Culver’s Girard latest in long local literary legacy with new novel
It's no secret that Culver and Lake Maxinkuckee have a surprisingly robust literary history which extends right up to the present, as authors seem continually inspired to dive into their imaginations in search of fictional vision. Add to that list David Girard of Culver, whose new novel, "Passing Through the Gate," is available now on Amazon.com and www.barnesandnoble.com in electronic versions.
Girard, now in his 25th year at Culver Academies (he's been a residential counselor and worked in Admissions, with the past eight or nine years spent in College Advising), describes the book as "a coming of age story about two boys and the relationships that can be forged at a boarding school."
The novel is not technically set at Culver Academies, but instead the fictional Marmont Military Academy, though local history buffs will recognize the Marmont as the name of the town of Culver immediately prior to its decision to change its name in honor of the founder of the Academy in 1895 (the school, however, never had the Marmont moniker).
"Culver is the setting -- no more than that," says Girard. "Clearly the military structure does have a role in it, and a few of the other main characters would be adult mentors, faculty and military. But the story is about the relationship between two boys, which is why I didn't want to set the story at Culver: I don't want people to read the story and think it's a story about Culver Academy. It's about relationships.
"I like to see characters coming of age and maturing," he adds. "I've read good books about military schools. This is not one of those."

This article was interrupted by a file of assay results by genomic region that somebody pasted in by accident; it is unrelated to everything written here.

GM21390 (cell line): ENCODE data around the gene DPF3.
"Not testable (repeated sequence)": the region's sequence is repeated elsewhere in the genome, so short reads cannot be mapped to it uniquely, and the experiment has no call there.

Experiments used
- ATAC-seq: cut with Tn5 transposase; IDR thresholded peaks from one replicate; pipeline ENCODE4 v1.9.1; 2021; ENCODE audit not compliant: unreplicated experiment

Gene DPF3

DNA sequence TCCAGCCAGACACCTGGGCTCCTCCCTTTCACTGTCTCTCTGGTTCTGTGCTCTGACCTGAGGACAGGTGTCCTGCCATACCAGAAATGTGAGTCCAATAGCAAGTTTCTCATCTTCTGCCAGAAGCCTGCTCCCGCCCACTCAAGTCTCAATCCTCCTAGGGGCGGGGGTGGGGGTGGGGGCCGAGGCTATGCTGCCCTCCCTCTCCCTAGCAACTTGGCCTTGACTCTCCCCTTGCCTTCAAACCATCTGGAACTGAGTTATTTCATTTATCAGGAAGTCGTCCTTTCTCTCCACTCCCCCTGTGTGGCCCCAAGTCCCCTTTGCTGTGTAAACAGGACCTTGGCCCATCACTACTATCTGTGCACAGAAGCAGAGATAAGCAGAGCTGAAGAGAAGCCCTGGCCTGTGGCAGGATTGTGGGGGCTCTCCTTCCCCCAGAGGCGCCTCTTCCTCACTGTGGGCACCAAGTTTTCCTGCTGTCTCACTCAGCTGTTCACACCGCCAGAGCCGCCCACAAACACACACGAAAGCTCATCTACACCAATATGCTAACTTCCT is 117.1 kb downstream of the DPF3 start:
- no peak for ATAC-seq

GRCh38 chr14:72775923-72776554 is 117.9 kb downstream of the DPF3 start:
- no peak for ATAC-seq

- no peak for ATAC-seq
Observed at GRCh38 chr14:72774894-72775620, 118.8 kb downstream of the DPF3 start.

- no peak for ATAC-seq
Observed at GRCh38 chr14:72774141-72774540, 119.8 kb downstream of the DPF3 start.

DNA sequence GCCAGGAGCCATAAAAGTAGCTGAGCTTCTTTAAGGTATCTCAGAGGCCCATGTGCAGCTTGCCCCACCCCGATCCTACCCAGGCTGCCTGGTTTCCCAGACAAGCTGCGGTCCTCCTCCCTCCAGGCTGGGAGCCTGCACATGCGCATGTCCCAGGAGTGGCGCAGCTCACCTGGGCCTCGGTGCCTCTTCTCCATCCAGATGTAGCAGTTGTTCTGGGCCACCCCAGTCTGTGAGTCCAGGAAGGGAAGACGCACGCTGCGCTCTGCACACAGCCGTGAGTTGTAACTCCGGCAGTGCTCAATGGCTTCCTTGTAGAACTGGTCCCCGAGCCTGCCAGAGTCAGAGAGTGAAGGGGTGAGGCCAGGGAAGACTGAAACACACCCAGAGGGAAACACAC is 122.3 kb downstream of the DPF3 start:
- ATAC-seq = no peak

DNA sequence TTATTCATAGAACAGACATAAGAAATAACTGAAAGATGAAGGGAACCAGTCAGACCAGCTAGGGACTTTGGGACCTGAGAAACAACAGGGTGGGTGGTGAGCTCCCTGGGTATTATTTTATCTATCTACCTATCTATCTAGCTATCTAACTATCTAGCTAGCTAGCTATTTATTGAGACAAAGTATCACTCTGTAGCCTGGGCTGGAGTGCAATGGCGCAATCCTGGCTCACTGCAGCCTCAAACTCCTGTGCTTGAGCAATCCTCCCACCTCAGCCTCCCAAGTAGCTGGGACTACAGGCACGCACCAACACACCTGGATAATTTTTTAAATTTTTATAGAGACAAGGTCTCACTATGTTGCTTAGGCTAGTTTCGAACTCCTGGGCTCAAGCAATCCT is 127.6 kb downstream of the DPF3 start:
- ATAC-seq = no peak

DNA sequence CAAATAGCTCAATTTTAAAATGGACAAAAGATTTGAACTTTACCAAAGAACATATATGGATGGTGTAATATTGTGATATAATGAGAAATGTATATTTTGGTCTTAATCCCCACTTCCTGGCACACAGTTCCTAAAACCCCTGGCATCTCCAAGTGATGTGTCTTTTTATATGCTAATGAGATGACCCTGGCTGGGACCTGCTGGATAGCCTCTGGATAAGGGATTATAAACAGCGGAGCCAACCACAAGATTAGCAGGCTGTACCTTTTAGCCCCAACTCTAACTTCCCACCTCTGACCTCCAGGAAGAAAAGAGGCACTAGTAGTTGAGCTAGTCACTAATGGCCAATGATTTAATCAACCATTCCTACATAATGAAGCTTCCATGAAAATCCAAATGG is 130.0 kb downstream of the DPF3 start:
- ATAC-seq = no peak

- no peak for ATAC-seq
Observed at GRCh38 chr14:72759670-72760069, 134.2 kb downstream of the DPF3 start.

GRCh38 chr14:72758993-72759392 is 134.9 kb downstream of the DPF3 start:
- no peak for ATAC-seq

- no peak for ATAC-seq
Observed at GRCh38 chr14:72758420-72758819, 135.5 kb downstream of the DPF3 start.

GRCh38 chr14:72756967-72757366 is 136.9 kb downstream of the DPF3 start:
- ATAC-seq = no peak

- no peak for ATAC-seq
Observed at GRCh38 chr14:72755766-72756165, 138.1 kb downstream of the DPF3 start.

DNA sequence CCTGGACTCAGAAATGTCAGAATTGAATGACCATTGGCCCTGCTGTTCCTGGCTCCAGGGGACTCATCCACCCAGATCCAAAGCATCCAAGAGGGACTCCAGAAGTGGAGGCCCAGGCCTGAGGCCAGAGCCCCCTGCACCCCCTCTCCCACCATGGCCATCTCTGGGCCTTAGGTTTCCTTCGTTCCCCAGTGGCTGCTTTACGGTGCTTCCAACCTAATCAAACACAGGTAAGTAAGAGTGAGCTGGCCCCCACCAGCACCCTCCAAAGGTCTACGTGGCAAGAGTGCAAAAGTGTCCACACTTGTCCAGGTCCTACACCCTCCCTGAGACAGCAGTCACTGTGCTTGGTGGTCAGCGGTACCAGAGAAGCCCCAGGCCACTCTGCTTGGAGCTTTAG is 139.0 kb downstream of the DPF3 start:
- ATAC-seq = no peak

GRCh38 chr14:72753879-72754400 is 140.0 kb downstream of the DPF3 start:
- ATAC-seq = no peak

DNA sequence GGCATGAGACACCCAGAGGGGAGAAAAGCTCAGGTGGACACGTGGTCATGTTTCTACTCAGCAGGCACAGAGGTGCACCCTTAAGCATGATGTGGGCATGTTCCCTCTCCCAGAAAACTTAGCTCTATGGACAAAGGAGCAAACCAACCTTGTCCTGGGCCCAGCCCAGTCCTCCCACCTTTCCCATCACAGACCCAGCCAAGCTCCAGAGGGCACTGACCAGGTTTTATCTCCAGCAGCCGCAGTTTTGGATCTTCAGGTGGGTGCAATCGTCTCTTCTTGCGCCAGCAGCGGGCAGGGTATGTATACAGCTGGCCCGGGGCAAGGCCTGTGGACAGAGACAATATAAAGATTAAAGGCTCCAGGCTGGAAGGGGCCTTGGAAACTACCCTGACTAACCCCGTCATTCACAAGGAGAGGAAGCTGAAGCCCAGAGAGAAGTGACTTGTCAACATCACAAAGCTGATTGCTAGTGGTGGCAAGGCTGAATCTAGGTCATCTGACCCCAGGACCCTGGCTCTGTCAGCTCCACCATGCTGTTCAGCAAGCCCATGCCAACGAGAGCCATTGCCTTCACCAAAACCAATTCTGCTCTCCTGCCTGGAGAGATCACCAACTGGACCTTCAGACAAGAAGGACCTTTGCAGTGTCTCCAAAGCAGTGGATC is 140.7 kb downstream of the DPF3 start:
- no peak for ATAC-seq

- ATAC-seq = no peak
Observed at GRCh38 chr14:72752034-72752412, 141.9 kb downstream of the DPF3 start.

The website of the book's publisher, Unlimited Publishing (www.unlimitedpublishing.com/girard), which is affiliated with Harvard Press, in fact compares the book to novels like "Father Sky" and " A Separate Peace," and films such as “Dead Poets Society."
"In hindsight," Girard explains, "the two main characters probably both posses a great deal of my own traits. (The lead character) comes hesitantly to Marmont Military Academy and is quickly befirneded by a very daring, bold, popular boy who helps him in his transition there. They end up spending their school career getting into a good amount of trouble, but then they fall into an old campus mystery. Unbeknownst to them, it places them in danger. The end of the book comes with resolution of that mystery and the boys graduate.
"I wanted readers to see the transition from age 14 or 15 to 17 or 18, and a boy who arrives and is rather hesitant and surly, but we see him graduate a much more confident young man. At the beginning, one boy has the upper hand in the relationship, but by the end they're equals I would say."
As to the genesis of the book itself, Girard says he's always written, though "not always for a specific purpose beyond myself. I've processed a lot of events in my life through writing."
Five or six years ago, he notes, Girard got together during a Culver Academies reunion weekend with several alums in their late 30s or early 40s, and a lot of past memories and conversations planted the seed for the novel.
"Passing Through the Gate" was written during five summers in the Academies' Huffington Library, with some 10 or 11 months' worth of actual writing accrued.